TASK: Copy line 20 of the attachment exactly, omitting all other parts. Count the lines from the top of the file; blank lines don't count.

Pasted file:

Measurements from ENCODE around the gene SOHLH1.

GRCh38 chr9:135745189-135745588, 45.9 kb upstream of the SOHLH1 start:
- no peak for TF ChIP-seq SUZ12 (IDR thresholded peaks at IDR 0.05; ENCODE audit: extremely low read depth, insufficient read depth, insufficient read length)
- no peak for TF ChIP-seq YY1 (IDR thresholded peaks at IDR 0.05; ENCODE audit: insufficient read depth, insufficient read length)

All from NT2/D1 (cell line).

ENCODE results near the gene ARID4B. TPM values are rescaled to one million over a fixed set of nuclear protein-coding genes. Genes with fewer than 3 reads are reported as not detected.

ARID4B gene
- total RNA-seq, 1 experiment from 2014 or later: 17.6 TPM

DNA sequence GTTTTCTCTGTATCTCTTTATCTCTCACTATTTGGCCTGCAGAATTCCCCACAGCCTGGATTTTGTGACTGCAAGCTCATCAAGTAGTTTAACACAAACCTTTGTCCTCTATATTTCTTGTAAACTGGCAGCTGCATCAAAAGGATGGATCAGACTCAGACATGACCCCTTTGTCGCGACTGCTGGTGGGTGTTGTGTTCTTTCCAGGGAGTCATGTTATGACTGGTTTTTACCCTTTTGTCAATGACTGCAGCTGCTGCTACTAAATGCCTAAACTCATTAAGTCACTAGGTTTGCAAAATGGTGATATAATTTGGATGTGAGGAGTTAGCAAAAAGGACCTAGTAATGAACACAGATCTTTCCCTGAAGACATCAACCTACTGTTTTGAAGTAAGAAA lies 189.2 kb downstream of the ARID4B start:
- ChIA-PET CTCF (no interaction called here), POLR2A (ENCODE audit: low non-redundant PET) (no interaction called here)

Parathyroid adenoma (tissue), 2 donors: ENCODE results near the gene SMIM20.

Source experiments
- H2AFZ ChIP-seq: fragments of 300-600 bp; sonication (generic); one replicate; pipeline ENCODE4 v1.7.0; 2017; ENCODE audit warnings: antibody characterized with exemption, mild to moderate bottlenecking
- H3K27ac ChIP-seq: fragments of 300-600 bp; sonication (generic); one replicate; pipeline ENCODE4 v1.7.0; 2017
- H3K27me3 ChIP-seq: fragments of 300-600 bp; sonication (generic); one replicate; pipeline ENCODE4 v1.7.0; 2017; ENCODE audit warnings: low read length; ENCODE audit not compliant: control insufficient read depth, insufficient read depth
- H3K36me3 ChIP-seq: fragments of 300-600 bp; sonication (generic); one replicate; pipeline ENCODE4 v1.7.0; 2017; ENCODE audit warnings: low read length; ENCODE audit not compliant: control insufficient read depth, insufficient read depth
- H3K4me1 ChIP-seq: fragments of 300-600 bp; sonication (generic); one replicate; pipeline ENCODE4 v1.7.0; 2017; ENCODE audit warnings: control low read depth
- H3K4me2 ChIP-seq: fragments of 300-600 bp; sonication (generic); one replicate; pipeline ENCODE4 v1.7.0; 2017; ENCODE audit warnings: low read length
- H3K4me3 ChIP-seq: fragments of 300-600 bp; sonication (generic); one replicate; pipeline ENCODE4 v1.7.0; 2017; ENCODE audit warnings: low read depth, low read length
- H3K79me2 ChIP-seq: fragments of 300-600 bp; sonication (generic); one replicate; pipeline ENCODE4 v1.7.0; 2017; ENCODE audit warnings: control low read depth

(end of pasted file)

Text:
- H3K79me2 ChIP-seq: fragments of 300-600 bp; sonication (generic); one replicate; pipeline ENCODE4 v1.7.0; 2017; ENCODE audit warnings: control low read depth